5. But, My Bonds made over 17% in 08' ( Mostly Trasuries ) so going into 09' with about a 20/80 port..
6. I did take Alot of the profits out of the treasuries and put them in GNMA, TIPS and Some Corporates.
7. But if they do even 6-7%? I don't need to take the added risk moving that $ into equites, even if the equites do 50%? So why bother..?
8. . Not sure about adding to my Equities for this yr.. about 20% is in them and if they double? Great, if they don't, not a big deal for me..

So, I think it just All Depends on what you need, not what you want that has to come first..

and If you, like me? I Have about 80% of my $ in Conservative Balanced Funds? I Just add to them and let them do the Job for me and it takes out the X factor that Screwer's my Portfolio? Me!..LOL

I Do think and saw in the last Bear, alot sold some in Bear rallies and then sold the rest of their Equities once a Recovery and Bull came in 03' and thus slowed down the Bull market for 04' for awhile. Probaly alot of Seniors that were stuck in Equites and had Enough and got out and have stayed out ever since.. Not a Wise move, but none the less.. and this time around?
That May just happen again..

I also think far to many Retired people have far too much in equities and your port should be based soley on the Bonds APY's, not the Equites, and I don't care if they are in stocks with High Ylds and Divs..try selling those stocks today and your lost alot of $ and Divs will Change ( like GE's) just give them alittle time..they can't afford to pay such HYlds and Divs..while their stock goes Bust..( We just settled a Aunts estate, she had alot of stocks with Nice Divs and Ylds, only problem? We had to sell them Now and it lost alot and all those Divs and Ylds paid where chump change vs what she Lost on the stock Prices vs her Cost Basis ) Apparently alot think they will just Hold them forever and live forever I guess..or the stocks will be worth more..

And another mistake is? Regardless of how old you are, if you want to retire at age 50? I think You should have a 65 yr old's Balance, like a 35/65 and not a 50 yr olds 50/50 or 40/60 and if a 35/65 won't give you enough Income? Guess what? You can't retire yet.. that is were alot burned themselves..this time around.. they got suckered into beleiving equites is the way to go, but all those pro's that advocate it? Make their $ from you who do it! Most of their $ is in Bonds! LOL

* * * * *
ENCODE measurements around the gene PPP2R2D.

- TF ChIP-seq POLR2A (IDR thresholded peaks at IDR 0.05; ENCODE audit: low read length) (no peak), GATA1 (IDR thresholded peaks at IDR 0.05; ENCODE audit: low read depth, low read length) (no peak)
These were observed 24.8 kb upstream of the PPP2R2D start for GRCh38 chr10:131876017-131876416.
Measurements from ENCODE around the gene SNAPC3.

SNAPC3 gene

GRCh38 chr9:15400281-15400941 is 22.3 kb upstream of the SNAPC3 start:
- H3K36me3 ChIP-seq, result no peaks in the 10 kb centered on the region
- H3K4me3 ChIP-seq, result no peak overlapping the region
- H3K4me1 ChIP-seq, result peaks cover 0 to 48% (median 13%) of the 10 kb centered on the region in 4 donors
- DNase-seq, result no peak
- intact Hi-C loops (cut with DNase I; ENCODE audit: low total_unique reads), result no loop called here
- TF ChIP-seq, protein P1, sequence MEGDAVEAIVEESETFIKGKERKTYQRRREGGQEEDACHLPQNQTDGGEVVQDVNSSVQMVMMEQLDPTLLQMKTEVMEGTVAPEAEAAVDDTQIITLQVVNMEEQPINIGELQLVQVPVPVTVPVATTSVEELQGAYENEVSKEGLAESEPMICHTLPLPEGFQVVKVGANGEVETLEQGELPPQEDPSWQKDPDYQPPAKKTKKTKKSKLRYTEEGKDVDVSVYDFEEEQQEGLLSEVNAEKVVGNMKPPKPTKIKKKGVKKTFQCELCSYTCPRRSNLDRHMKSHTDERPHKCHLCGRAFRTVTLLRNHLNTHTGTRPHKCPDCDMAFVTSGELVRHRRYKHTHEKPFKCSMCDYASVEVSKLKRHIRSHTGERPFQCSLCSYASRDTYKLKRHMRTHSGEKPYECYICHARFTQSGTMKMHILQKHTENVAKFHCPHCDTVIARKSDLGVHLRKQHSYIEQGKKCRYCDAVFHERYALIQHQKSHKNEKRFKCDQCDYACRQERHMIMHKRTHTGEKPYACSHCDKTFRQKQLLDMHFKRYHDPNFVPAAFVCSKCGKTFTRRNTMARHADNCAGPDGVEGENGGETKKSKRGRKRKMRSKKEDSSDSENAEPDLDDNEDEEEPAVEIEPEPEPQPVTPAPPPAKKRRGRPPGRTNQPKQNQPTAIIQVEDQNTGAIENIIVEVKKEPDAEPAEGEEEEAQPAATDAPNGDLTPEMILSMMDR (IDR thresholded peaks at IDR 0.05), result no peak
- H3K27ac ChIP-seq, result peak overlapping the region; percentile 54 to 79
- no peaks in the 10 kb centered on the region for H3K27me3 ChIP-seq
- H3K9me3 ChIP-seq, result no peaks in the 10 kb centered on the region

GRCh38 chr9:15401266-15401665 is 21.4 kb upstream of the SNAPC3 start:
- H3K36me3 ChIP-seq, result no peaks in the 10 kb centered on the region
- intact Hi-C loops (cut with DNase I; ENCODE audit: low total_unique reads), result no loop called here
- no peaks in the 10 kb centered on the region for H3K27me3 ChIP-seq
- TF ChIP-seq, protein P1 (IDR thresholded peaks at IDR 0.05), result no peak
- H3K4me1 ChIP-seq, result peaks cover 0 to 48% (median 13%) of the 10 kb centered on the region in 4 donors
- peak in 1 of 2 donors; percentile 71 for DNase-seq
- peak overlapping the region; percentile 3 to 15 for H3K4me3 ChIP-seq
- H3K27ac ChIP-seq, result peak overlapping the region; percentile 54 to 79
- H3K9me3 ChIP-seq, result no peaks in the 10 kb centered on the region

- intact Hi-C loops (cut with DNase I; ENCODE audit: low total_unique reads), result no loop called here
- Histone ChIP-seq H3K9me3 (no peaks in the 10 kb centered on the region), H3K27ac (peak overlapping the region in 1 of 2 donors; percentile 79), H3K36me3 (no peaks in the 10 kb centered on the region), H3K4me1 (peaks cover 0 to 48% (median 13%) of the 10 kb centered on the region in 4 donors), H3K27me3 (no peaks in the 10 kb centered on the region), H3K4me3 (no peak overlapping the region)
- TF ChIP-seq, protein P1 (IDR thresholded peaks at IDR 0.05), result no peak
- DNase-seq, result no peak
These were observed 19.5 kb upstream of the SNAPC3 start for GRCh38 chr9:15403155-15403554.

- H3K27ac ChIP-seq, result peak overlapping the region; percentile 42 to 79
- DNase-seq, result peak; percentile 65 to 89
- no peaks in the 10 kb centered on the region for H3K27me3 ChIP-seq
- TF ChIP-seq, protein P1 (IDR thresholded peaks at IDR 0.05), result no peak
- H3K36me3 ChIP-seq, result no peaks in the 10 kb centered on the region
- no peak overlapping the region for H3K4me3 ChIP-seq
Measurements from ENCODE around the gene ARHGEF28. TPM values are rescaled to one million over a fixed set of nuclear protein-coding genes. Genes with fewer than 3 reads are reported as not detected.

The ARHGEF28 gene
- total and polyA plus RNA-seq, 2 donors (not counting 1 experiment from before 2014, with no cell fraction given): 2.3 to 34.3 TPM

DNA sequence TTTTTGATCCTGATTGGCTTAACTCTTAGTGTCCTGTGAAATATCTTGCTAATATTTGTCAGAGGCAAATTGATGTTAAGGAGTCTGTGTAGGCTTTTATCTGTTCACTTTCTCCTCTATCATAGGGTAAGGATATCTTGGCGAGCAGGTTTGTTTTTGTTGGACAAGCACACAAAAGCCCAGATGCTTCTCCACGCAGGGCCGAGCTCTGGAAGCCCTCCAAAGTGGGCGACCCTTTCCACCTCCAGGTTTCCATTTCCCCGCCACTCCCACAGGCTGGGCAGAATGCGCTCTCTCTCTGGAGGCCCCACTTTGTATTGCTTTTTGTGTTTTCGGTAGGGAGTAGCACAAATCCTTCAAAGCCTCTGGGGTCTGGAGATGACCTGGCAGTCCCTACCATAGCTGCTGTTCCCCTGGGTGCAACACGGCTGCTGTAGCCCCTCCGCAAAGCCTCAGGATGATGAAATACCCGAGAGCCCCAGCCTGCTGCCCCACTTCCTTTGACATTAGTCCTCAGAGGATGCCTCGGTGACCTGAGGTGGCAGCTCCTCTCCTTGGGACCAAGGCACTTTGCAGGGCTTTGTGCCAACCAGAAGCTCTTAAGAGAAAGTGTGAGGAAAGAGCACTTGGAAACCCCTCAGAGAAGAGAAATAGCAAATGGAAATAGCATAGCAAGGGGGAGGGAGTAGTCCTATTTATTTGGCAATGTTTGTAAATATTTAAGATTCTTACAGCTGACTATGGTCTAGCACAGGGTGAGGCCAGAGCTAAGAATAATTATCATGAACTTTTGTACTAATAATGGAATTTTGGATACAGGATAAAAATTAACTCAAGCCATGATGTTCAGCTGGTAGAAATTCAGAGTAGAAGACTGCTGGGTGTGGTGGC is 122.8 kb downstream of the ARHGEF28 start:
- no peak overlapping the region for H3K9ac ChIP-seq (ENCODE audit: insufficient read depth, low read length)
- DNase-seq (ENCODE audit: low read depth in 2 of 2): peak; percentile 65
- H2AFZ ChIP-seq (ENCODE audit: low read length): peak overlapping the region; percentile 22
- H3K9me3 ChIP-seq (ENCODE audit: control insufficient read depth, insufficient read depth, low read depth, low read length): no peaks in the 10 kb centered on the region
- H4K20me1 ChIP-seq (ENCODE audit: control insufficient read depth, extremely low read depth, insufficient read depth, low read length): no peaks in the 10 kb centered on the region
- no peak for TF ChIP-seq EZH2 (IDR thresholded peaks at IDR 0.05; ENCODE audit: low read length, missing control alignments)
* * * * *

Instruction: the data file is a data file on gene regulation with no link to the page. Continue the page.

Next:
This is One subject Jack Boggle & others doesn't discuss very much and it should be for Early Retiree's...

Hopefully You will recover enough and you will be given a 2nd chance to Do so accordingly..

Of course, what did you expect for nottin..
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Old 03-10-2009, 06:33 PM   #34
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I'm in the group that is not rebalancing as they should. I am doing so in small increments monthly, but am nowhere near my tolerance bands on AA.

However, we need to keep in mind, that all the SWR studies that we rely on use rigorous (albeit, after the fact) rebalancing. By failing to do that, I think we throw out a very basic tenet of those studies. We may still be fine, but there aren't any studies to use as a guide.

C'est la vie
This is why I cannot feel happy with the fact that I am not rebalancing. I know in my heart that rebalancing is a necessary part of the plan.

Not rebalancing only shows a lack of faith in the markets, a fear that this time the market may descend to near zero and stay there. But if that should happen, our trouble will not be limited to our portfolios.

Wish I had the courage to get out there and rebalance!
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Old 03-10-2009, 07:04 PM   #35
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Wish I had the courage to get out there and rebalance!
And that you did it yesterday...
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Old 03-10-2009, 07:25 PM   #36